Bradley Beal looked like a guy who had potential at Summer League, but a guy who needs some work (he shot 30 percent from three, for example).
Last season, Jordan Crawford looked like an NBA player who started 32 games last year and scored 14.7 points a game the season before.
Beal may be the future next to John Wall in the Wizard’s backcourt, but Crawford is the now. Wizards’ coach Randy Wittman said as much at his pre-training camp press conference Wednesday, as reported by Michael Lee at the Washington Post.
“Obviously Jordan has been here, had got a little bit of an advantage right now. . . . I always think guys that know what to expect have a little bit of an advantage moving in. The guys that have been here especially after I took over as the head coach I think have an understanding of the dos and don’ts on what I want not only as an individual but as a team.”
I like Beal, I think he’s going to play a long time in this league. But the No. 3 pick may not be in the starting lineup opening night.
Wittman talked about a couple other interesting things. He says the Wizards are going to run more this year (they were 9th fastest in the league last year). Via CSNWashington.com.
“We are going to play an up-tempo style and go inside out,” Wittman said… “I ain’t going to invent a new offensive or defensive system that nobody’s ever seen that will brand me the next genius,” Wittman said coyly.
With the talent they have they should run more. Flip Saunders said the same thing the past few years in Washington — frankly every coach says they are going to run more as teams head into camp. They say it like politicians say they want to talk about the issues — everyone promises it but nobody does it. So I want to see it in practice before I buy in. But they should do it.
For now, I get starting Crawford. Beal has to earn that spot. By the end of the season Beal may well do that, but for now it makes sense to start Crawford.
As of tomorrow, training camps around the league open, and all the focus goes to the 2016-17 season.
For fun, let’s look back one more time at last season — the 50 top circus shots of last season.
Stephen Curry driving the lane and throwing up prayers once he draws contact (and hitting them), there is Russell Westbrook throwing the inbounds pass off an opponent’s back, and so much more. Enjoy. Then let’s get on with next season.
Kevin Garnett intimidates people. In the machismo-fueled world of professional sports nobody comfortably admits they were intimidated, but in the wake of Garnett announcing his retirement, a number of players stepped forward to say exactly that. And that KG trashed talked them fearlessly.
Oklahoma City’s Steven Adams found a way to avoid that — tell KG he didn’t speak English.
Adams was lucky, KG had a reputation for going harder at foreign-born players with his trash talk and intimidation. Then again Adams is not the kind of guy prone to be intimidated.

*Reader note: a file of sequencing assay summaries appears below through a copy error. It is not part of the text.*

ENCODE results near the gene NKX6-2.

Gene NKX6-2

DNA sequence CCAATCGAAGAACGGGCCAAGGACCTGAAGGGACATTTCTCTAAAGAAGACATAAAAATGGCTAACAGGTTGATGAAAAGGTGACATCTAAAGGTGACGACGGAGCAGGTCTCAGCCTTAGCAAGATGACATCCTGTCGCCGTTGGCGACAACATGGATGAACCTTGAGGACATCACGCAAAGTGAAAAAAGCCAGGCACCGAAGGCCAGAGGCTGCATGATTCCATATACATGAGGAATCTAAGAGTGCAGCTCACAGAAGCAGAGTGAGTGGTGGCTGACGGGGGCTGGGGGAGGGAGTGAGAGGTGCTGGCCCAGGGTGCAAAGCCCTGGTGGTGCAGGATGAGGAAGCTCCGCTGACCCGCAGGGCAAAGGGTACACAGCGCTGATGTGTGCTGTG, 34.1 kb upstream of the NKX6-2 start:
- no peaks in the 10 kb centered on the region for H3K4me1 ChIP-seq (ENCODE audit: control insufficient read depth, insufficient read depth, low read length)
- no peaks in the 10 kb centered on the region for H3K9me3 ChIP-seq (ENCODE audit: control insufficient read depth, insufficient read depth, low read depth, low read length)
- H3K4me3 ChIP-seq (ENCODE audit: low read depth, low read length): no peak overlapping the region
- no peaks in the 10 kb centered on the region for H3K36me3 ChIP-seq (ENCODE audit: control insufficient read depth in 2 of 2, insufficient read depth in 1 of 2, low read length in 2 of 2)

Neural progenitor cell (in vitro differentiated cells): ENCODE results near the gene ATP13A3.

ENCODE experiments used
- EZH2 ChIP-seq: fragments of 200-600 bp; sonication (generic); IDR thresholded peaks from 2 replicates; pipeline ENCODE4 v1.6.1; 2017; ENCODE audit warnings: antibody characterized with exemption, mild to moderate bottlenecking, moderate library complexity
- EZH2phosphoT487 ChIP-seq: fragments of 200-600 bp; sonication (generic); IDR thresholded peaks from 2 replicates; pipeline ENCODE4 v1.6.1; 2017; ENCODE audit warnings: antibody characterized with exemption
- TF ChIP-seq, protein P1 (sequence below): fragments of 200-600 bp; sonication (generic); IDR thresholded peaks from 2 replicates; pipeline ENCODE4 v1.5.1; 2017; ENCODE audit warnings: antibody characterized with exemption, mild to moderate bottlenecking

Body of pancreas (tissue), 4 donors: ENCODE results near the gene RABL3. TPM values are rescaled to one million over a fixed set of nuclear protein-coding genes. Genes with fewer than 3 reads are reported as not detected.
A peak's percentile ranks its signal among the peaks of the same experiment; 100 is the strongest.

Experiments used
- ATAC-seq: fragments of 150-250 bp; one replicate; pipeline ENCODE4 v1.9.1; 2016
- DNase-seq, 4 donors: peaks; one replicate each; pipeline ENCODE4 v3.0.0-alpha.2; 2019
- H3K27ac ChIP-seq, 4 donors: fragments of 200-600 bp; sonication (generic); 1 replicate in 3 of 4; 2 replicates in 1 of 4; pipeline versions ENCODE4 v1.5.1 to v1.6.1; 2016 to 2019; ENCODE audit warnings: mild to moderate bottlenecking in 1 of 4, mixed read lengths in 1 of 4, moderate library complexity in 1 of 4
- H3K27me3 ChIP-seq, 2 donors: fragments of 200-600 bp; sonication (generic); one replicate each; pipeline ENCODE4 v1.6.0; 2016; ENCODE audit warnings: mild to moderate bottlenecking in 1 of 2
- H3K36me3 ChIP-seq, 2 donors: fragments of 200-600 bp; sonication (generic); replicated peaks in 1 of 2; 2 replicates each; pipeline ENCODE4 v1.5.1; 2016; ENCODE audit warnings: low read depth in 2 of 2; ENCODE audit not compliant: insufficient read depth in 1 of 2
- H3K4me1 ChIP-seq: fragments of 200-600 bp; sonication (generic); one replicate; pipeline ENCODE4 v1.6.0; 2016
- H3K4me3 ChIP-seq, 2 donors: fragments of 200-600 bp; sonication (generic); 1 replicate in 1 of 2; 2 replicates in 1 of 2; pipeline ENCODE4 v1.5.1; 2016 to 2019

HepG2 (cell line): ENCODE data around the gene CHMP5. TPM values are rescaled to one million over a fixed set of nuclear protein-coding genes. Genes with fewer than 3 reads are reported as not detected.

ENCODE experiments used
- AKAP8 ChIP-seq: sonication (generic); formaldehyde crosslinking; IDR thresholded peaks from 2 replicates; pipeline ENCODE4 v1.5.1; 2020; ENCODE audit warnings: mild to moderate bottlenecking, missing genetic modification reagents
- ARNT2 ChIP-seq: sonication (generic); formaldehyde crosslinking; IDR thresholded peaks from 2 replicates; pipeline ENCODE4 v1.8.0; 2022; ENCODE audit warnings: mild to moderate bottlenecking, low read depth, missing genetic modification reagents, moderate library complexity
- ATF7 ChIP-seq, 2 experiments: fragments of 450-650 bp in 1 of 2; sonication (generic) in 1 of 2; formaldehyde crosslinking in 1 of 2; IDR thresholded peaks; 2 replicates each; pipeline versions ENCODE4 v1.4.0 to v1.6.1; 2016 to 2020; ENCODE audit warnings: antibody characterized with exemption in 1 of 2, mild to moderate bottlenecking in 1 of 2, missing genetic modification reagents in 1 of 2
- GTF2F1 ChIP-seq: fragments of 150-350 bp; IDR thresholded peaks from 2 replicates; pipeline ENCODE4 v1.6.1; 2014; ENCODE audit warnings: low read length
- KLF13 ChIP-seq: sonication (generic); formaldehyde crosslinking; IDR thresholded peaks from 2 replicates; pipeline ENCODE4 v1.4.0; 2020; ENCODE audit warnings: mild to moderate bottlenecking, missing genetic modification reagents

Athletes are injecting themselves into the needed national conversation about race, violence, and policing in this nation. That has taken some very public forms, including LeBron James, Chris Paul, Dwyane Wade and Carmelo Anthony speaking at the ESPYs, and Colin Kaepernick taking a knee during the national anthem and leading others to do so. Some NBA players likely will follow Kaepernick’s lead.
Pistons coach/GM Stan Van Gundy likes seeing players speak out.
A couple of his Detroit players — Reggie Jackson and Marcus Morris — said they backed the 49ers quarterback. Here is what the never shy Van Gundy said about all of it, via Vincent Ellis of the Detroit Free Press.
“I’m encouraged by the fact of what some of those guys stood up and did at the ESPYs and had a conversation,” Van Gundy said. “I’m really proud of the fact that we have guys that not only see the problem, but want to try to do something about it…
“To me, in some ways, (police brutality is) just the most visible to focus on and it goes to deeper inequities in our criminal justice system, our education system so there’s so much to focus on,” Van Gundy said. “I think it’s great that we have players that want to be part of that conversation, and a lot of players that want to go beyond the conversation and be part of the solution.”
Van Gundy has been telling his players part of that solution is to vote.
The players union and NBA sent out a release saying they wanted to work together to create positive change, but details are still vague on what that might be. The only thing we know for sure as we head into the NBA season — with as divided a nation and election as anyone can remember as a backdrop — is that some NBA players are going to try and keep the conversation going.
It was the last game of the group stage of the 2000 Olympic basketball tournament at the Sydney Olympics, the USA was taking on France, another USA win on its way to another gold medal.
But what we all remember is this one play — Vince Carter dunking over the 7’2″ French center Frederic Weis.
Best. Dunk. Ever.
Weis was never the same.
In an impressive career — two-time All-NBA, eight-time All-Star, hours and hours of crazy highlights — this is always going to be the highlight at the top of the list. So we will use the anniversary of this dunk to look at it one more time.
Hat tip to nitramy at NBA Reddit.